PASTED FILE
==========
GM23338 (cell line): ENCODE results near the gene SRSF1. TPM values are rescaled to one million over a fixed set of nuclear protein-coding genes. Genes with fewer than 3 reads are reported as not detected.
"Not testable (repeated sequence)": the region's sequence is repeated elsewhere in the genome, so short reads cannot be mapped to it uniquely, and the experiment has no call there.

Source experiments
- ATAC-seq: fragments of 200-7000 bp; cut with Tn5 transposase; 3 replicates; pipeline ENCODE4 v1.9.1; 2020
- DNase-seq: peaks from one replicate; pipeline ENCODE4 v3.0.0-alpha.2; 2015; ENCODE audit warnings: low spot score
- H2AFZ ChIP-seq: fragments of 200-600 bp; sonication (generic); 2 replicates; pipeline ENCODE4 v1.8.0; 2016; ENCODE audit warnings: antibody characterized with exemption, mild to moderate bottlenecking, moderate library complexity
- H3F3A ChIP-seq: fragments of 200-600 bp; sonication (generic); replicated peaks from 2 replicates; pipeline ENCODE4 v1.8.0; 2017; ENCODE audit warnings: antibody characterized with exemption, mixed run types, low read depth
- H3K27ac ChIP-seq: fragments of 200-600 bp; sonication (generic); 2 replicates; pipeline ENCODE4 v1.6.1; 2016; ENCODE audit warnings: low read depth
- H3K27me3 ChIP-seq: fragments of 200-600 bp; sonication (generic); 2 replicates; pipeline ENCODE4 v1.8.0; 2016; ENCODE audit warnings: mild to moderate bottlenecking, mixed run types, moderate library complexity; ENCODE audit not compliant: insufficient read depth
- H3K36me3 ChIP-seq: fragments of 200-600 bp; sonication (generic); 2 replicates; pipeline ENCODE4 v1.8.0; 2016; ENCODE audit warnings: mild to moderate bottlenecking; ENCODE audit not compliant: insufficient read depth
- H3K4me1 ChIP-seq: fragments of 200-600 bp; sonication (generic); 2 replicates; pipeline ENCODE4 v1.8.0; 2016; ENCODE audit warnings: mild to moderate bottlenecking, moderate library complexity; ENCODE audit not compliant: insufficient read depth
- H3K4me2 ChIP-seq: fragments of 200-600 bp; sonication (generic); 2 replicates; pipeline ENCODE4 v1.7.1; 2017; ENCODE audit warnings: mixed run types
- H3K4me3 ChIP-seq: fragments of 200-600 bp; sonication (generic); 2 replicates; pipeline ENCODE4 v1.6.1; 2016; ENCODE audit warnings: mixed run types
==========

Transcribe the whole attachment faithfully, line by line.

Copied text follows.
GM23338 (cell line): ENCODE results near the gene SRSF1. TPM values are rescaled to one million over a fixed set of nuclear protein-coding genes. Genes with fewer than 3 reads are reported as not detected.
"Not testable (repeated sequence)": the region's sequence is repeated elsewhere in the genome, so short reads cannot be mapped to it uniquely, and the experiment has no call there.

Source experiments
- ATAC-seq: fragments of 200-7000 bp; cut with Tn5 transposase; 3 replicates; pipeline ENCODE4 v1.9.1; 2020
- DNase-seq: peaks from one replicate; pipeline ENCODE4 v3.0.0-alpha.2; 2015; ENCODE audit warnings: low spot score
- H2AFZ ChIP-seq: fragments of 200-600 bp; sonication (generic); 2 replicates; pipeline ENCODE4 v1.8.0; 2016; ENCODE audit warnings: antibody characterized with exemption, mild to moderate bottlenecking, moderate library complexity
- H3F3A ChIP-seq: fragments of 200-600 bp; sonication (generic); replicated peaks from 2 replicates; pipeline ENCODE4 v1.8.0; 2017; ENCODE audit warnings: antibody characterized with exemption, mixed run types, low read depth
- H3K27ac ChIP-seq: fragments of 200-600 bp; sonication (generic); 2 replicates; pipeline ENCODE4 v1.6.1; 2016; ENCODE audit warnings: low read depth
- H3K27me3 ChIP-seq: fragments of 200-600 bp; sonication (generic); 2 replicates; pipeline ENCODE4 v1.8.0; 2016; ENCODE audit warnings: mild to moderate bottlenecking, mixed run types, moderate library complexity; ENCODE audit not compliant: insufficient read depth
- H3K36me3 ChIP-seq: fragments of 200-600 bp; sonication (generic); 2 replicates; pipeline ENCODE4 v1.8.0; 2016; ENCODE audit warnings: mild to moderate bottlenecking; ENCODE audit not compliant: insufficient read depth
- H3K4me1 ChIP-seq: fragments of 200-600 bp; sonication (generic); 2 replicates; pipeline ENCODE4 v1.8.0; 2016; ENCODE audit warnings: mild to moderate bottlenecking, moderate library complexity; ENCODE audit not compliant: insufficient read depth
- H3K4me2 ChIP-seq: fragments of 200-600 bp; sonication (generic); 2 replicates; pipeline ENCODE4 v1.7.1; 2017; ENCODE audit warnings: mixed run types
- H3K4me3 ChIP-seq: fragments of 200-600 bp; sonication (generic); 2 replicates; pipeline ENCODE4 v1.6.1; 2016; ENCODE audit warnings: mixed run types